However, it appears that this may not strictly be the case. The consequence of this is that the installation of a new body prior to registration could mean that the vehicle is allocated a Q plate. The principle is for genuine period components of the same specifications, all over 25 years old should be used. It therefore follows that the vehicle should be registered with its existing over 25 years old body still in place provided, of course, that it can meet the MoT requirements. Only when the vehicle is registered, should a body replacement be contemplated.
This particular case came to light because the owner passed to DVLA a receipt for what could be interpreted as being a new body. There has been another case where the DVLA local office has required that form V627/1, entitled Built Up Vehicle Inspection Report is completed. This form requests receipts for replacement parts. It is perfectly understandable that if DVLA are given information they will take it into account when assessing the vehicle. The moral of this story is that if it is an age-related application, careful consideration needs to be given to how a vehicle and its documents, including the covering dating letter/certificate, are presented to a DVLA local office.
SORN (Statutory Off Road Notification) is only applicable to a vehicle whose licence disc expired on, or after, 31 January 1998. If you have just acquired a vehicle that is subject to SORN, a recent case has indicated that the on-line SORN system should not be used to declare the initial SORN under your new ownership. This is because of the way in which the SORN legislation, and on-line SORN system works.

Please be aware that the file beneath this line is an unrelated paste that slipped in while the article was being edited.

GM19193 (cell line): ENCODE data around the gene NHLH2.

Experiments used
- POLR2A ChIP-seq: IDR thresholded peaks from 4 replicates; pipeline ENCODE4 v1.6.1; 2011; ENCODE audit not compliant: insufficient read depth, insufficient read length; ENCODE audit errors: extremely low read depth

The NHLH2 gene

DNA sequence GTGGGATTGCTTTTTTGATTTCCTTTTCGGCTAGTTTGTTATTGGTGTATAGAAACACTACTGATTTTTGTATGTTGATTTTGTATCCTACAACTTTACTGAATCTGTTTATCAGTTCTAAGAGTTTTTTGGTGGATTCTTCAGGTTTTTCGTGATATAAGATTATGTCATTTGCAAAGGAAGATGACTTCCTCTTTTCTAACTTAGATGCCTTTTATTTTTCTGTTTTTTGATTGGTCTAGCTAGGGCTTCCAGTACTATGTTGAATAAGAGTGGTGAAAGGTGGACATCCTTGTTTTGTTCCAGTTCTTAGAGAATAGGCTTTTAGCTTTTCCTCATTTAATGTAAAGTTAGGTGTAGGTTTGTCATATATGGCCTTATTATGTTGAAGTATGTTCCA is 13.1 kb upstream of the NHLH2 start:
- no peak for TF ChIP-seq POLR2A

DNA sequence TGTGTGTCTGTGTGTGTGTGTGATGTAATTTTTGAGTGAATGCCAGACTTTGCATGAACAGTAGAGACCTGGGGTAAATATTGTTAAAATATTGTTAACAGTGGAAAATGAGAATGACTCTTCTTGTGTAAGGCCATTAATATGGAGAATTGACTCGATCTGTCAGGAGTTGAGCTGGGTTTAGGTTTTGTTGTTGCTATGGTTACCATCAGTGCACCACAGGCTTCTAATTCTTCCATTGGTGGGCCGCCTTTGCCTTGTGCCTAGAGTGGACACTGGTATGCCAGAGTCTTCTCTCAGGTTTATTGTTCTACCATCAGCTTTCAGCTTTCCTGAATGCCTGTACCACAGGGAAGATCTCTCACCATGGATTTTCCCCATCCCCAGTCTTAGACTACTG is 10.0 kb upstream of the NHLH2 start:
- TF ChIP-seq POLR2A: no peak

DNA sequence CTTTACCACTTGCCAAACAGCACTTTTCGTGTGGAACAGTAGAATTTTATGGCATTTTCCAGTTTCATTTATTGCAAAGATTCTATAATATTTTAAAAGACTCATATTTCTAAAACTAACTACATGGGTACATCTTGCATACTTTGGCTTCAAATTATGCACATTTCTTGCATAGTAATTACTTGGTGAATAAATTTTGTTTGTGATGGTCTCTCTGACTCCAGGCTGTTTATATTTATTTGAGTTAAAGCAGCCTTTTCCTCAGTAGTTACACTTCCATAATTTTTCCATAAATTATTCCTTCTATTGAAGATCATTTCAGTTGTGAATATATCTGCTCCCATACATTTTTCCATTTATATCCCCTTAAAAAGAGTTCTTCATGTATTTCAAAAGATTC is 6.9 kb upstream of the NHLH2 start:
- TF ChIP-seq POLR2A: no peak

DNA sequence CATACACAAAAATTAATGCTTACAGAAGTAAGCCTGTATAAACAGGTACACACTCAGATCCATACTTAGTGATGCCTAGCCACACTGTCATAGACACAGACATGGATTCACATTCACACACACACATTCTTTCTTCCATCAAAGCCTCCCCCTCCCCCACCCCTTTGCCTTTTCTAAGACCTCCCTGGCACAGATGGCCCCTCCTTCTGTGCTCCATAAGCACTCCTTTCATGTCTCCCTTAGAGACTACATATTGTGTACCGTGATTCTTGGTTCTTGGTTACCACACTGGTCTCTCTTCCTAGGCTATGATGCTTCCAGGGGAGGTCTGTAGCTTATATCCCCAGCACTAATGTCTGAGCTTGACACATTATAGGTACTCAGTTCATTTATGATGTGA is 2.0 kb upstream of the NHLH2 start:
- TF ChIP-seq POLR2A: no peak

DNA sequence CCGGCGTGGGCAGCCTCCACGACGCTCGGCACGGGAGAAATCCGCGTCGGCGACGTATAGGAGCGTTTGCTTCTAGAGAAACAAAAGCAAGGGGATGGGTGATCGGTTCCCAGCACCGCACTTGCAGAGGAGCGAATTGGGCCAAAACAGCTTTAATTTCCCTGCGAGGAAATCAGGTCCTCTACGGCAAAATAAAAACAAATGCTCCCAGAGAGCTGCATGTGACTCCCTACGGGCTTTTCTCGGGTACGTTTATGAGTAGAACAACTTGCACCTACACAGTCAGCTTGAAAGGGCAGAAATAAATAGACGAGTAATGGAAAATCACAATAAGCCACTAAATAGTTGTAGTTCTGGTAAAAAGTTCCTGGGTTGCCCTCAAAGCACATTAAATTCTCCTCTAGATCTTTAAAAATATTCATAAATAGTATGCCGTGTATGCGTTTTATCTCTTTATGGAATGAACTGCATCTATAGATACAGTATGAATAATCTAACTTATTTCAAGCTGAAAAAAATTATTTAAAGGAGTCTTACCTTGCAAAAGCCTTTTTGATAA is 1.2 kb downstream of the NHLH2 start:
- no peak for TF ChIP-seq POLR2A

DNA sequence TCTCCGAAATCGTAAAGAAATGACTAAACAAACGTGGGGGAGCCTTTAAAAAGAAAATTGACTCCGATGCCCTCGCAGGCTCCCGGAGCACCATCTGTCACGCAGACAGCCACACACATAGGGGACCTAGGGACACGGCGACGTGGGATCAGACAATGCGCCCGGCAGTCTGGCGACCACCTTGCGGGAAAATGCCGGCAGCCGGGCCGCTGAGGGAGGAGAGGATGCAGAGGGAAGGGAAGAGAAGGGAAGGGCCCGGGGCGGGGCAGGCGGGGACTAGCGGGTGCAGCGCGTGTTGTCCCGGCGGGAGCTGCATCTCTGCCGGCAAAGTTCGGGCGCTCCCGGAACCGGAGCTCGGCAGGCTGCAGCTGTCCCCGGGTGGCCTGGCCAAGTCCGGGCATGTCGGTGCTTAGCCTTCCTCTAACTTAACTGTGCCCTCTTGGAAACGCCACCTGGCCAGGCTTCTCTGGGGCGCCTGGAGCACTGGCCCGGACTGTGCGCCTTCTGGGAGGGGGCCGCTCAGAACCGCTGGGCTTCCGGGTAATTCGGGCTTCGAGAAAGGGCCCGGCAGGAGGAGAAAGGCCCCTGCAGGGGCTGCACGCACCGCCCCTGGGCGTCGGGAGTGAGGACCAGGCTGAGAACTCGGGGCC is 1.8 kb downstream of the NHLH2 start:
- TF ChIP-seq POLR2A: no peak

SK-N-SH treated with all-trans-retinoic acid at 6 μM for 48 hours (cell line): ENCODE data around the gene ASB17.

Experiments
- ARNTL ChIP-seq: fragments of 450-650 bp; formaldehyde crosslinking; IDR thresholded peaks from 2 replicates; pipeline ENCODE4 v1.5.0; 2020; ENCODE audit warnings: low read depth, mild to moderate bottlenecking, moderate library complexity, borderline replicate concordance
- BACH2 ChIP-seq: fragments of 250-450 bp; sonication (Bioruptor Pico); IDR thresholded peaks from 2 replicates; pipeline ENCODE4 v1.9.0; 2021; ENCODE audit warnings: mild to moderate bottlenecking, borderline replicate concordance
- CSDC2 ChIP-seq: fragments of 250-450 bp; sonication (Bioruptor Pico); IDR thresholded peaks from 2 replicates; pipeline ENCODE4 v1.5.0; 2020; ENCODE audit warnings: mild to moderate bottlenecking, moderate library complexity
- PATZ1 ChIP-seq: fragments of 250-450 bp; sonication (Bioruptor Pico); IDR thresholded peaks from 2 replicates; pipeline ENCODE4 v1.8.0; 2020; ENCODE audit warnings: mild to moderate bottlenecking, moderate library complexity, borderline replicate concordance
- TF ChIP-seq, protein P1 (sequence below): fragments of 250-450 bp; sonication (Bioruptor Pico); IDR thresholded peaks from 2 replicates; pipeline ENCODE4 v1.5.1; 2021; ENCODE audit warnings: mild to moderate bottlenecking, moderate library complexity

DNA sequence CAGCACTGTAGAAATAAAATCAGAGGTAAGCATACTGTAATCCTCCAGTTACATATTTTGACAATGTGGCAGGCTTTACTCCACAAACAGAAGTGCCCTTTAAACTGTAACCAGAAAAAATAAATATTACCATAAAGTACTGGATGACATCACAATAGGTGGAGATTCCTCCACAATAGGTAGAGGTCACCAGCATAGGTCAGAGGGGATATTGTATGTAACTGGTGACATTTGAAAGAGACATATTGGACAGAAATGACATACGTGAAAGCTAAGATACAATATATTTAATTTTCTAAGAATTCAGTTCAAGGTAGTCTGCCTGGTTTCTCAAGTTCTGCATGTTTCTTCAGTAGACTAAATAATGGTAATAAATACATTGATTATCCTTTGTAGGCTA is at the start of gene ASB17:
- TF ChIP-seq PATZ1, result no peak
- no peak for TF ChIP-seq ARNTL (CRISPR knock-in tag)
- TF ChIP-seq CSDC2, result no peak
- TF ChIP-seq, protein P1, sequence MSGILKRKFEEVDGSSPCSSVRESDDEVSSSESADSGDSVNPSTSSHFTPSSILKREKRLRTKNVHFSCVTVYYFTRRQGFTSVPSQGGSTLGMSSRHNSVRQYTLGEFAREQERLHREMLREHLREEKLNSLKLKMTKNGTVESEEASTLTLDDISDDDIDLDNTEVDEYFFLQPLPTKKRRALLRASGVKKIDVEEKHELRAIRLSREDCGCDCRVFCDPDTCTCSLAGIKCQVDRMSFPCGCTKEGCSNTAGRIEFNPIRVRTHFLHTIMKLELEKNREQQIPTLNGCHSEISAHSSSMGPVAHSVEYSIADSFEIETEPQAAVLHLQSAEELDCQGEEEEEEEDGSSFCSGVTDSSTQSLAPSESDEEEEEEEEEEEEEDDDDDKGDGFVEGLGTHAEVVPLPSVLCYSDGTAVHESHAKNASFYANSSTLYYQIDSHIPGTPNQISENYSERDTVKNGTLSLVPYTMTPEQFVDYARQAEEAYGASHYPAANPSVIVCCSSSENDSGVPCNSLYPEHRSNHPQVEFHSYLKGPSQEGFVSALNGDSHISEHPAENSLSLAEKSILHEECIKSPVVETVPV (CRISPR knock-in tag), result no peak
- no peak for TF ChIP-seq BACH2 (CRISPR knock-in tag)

If a vehicle is being taxed, then it is perfectly normal for the new owner to take over the unexpired period of tax. However, the SORN period starts at the beginning of a month, and then stops when there is a change in ownership. The online SORN system can only start a period of SORN at the start of the month, and then stops that SORN when the ownership changes. SORN cannot be made online within the month of registering as keeper.
If you have acquired a vehicle, and you are going to declare SORN, as well as filling in the V5C to register the change of ownership, (or V62 if V5/V5C was missing) it is essential that you fill in a V890, (SORN form) as well. The V890 SORN form is available for download on line from www.direct.gov.uk, or should be available from a main Post Office. Staple these forms together, and send to DVLA Swansea, SA99 1AR. I would suggest that it is always wise to make copies of these forms before sending them off.